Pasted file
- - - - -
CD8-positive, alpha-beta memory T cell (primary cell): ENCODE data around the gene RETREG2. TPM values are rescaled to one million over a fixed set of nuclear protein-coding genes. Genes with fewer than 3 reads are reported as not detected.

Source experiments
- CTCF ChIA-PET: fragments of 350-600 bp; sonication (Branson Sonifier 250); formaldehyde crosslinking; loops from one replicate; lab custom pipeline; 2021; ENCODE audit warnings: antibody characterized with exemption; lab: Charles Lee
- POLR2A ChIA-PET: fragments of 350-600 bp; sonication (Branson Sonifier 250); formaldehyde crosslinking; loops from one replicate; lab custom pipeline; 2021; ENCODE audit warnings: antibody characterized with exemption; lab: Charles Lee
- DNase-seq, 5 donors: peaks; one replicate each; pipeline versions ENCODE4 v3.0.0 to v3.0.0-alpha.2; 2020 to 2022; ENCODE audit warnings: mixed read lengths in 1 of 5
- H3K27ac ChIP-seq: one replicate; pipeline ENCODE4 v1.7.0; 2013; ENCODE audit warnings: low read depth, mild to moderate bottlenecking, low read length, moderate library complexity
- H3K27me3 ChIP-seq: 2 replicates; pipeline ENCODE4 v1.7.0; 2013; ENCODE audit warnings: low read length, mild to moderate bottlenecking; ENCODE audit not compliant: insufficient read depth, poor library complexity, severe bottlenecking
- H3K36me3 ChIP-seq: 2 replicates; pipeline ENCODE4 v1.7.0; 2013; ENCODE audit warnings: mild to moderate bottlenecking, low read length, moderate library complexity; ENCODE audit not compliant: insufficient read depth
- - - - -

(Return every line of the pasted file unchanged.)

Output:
CD8-positive, alpha-beta memory T cell (primary cell): ENCODE data around the gene RETREG2. TPM values are rescaled to one million over a fixed set of nuclear protein-coding genes. Genes with fewer than 3 reads are reported as not detected.

Source experiments
- CTCF ChIA-PET: fragments of 350-600 bp; sonication (Branson Sonifier 250); formaldehyde crosslinking; loops from one replicate; lab custom pipeline; 2021; ENCODE audit warnings: antibody characterized with exemption; lab: Charles Lee
- POLR2A ChIA-PET: fragments of 350-600 bp; sonication (Branson Sonifier 250); formaldehyde crosslinking; loops from one replicate; lab custom pipeline; 2021; ENCODE audit warnings: antibody characterized with exemption; lab: Charles Lee
- DNase-seq, 5 donors: peaks; one replicate each; pipeline versions ENCODE4 v3.0.0 to v3.0.0-alpha.2; 2020 to 2022; ENCODE audit warnings: mixed read lengths in 1 of 5
- H3K27ac ChIP-seq: one replicate; pipeline ENCODE4 v1.7.0; 2013; ENCODE audit warnings: low read depth, mild to moderate bottlenecking, low read length, moderate library complexity
- H3K27me3 ChIP-seq: 2 replicates; pipeline ENCODE4 v1.7.0; 2013; ENCODE audit warnings: low read length, mild to moderate bottlenecking; ENCODE audit not compliant: insufficient read depth, poor library complexity, severe bottlenecking
- H3K36me3 ChIP-seq: 2 replicates; pipeline ENCODE4 v1.7.0; 2013; ENCODE audit warnings: mild to moderate bottlenecking, low read length, moderate library complexity; ENCODE audit not compliant: insufficient read depth